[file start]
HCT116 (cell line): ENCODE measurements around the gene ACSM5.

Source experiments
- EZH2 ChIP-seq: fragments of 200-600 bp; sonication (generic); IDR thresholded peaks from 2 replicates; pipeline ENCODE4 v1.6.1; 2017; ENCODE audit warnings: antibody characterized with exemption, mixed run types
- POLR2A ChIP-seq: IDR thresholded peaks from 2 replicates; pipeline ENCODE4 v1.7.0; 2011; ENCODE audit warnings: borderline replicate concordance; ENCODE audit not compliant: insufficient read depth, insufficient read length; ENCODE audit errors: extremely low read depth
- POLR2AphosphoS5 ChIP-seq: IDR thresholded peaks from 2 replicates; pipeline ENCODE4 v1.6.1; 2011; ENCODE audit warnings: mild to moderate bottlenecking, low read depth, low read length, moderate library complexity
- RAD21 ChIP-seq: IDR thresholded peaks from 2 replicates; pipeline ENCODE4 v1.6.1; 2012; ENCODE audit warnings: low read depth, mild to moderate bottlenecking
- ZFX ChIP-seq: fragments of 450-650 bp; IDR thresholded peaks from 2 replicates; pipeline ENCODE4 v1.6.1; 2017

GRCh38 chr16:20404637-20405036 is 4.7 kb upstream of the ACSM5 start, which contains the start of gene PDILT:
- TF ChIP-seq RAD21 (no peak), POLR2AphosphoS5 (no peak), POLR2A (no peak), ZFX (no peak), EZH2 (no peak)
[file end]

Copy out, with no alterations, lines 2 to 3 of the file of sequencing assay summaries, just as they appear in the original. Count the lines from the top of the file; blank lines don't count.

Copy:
Source experiments
- EZH2 ChIP-seq: fragments of 200-600 bp; sonication (generic); IDR thresholded peaks from 2 replicates; pipeline ENCODE4 v1.6.1; 2017; ENCODE audit warnings: antibody characterized with exemption, mixed run types